workable user interface on a system that has UX flaws from the start.
* Establishing a collaborative culture where many parts of the
organization are working together on the same UX goals. No one team
can own the entire user experience, so the UX teams that are really
making progress spend more time working with other groups (promoting
the UX vision, explaining UX challenges, planning project interlocks)
than drawing wireframes or designing novel interaction styles. Taking
care of some of the details of the experience is still important,
working closely with the front-end developers is still crucial, and so
on, but without the collaborative culture, the core UX design team's
work will not have a large impact on the total user experience.
* Building a really strong UX design team because it is really
difficult to juggle many projects across the organization that all
touch the user experience, keep up with an efficient Agile
development team, keep tabs on the latest UX trends, and everything
else the team is asked to do once the organization sees how valuable
the team is. You need several senior people, with the right mix of
skills and personalities, who are always in sync with the state of the
company's UX, and who are also active in the UX community as a whole.
A UX design team that feels overwhelmed with work tends to break into
smaller pieces and do their work in silos, which will lead to a
fractured experience. It takes a strong manager, too, of course.
There are other steps, and even these 3 have a lot more depth and
subtleties into them. For example, how to do any of these steps is
highly dependent on the politics of the organization: a Fortune 500 is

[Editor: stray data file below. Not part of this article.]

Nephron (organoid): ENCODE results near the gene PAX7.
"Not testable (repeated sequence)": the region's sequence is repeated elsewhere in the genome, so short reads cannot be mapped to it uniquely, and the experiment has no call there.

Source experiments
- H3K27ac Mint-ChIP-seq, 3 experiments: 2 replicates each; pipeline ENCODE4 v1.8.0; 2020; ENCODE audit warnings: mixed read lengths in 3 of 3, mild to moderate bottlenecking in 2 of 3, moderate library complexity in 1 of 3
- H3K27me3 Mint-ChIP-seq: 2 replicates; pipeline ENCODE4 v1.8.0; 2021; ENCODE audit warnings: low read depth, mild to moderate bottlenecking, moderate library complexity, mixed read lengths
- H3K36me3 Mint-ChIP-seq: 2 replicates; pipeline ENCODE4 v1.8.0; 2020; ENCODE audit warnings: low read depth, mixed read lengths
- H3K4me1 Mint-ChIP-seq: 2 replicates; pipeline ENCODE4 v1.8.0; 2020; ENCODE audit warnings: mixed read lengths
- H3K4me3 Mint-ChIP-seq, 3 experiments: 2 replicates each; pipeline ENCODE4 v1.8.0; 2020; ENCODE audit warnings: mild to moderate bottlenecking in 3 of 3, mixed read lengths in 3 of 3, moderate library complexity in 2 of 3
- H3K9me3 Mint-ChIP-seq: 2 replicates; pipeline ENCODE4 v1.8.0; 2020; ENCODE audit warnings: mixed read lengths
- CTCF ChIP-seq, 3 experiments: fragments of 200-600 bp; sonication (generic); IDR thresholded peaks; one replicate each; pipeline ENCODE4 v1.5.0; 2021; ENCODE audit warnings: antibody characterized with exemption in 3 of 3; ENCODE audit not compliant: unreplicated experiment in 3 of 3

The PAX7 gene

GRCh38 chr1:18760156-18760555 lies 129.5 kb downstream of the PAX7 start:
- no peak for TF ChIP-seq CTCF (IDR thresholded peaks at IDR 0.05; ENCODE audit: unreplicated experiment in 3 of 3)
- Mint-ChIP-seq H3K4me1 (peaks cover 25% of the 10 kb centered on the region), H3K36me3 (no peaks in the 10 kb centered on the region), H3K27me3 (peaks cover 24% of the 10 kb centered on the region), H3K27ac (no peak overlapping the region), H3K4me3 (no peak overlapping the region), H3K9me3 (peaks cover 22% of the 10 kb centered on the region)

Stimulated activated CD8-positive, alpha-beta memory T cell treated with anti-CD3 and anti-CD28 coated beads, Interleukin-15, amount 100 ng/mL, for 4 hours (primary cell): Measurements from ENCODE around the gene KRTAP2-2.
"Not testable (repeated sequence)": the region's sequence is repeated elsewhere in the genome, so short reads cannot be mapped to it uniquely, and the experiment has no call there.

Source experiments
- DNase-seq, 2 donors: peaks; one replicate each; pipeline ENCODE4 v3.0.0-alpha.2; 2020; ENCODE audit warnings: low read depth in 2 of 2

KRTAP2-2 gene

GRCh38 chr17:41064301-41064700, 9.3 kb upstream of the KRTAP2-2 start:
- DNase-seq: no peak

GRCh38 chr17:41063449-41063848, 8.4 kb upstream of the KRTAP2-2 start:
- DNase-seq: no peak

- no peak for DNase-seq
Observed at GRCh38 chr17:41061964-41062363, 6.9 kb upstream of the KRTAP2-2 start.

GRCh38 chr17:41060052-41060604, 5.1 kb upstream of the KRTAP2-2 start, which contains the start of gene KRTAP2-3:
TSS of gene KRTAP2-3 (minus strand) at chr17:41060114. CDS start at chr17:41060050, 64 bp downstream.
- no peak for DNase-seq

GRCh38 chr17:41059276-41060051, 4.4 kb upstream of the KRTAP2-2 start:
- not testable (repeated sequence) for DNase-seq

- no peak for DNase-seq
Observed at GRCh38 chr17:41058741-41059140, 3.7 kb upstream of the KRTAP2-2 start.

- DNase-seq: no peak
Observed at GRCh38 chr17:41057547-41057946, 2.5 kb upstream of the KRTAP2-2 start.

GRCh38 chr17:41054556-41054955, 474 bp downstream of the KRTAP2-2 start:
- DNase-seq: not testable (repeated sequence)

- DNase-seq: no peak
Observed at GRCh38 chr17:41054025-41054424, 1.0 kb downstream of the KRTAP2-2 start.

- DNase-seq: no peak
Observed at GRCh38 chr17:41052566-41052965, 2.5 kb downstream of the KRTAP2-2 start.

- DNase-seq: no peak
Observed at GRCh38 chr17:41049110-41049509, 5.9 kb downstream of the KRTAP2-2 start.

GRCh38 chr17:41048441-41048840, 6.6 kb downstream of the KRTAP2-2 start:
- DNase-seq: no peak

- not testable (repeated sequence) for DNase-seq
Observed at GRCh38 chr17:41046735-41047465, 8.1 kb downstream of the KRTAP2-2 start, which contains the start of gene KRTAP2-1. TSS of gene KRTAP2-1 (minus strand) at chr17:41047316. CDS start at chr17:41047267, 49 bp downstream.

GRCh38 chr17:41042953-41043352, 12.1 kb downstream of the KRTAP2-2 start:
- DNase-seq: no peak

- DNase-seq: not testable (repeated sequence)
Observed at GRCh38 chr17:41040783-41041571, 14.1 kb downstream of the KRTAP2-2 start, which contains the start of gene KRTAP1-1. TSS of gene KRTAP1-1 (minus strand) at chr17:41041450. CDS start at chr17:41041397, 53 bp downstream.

totally different from a start-up which is totally different than a
So I guess in conclusion, the most important misconception I see is
that you can form a "user experience design" team alone and make a
difference. You need these other steps (and more) mapped out and
Back to her very good article (tired of me saying that I liked it?). One other piece that is missing is the "executive version" - something you can scribble on the executive washroom wall so that the top dogs in your organization can read it during one of the rare times when they are not distracted by other things. Here is my version of a recap:
- User experience design is not merely user interface design. The user interface is just one piece of the total user experience.
- User experience design is not a single step in the process. It is about focusing on the user experience at all stages of the product/service lifecycle.
- User experience design is not only about technology. People come first, the technology helps enable a good experience.
- User experience design is not just about usability. Emotional aspects are important, not just efficiency.
- User experience design is not just about the customer. It is about all of your stakeholder goals (including business goals).
- User experience design is not expensive. There are many techniques available, depending on budgets and other constraints.
- User experience design is not easy. It is easy to fall into the trap of assuming that you know what users want and need.
- User experience design is not the role of one person or department. Responsibility for the total user experience belongs to everyone.
- User experience design is not a single discipline. Specialists can address one aspect of the experience, but the design happens as a team.
- User experience design is not a choice. It is a core part of what your organization needs to do in order to survive.
This is too long to write on a stall wall - and I would never tell you to vandalize anyway. But I think some sort of simplification to her wonderful article ("stop brown nosing already!") adds value.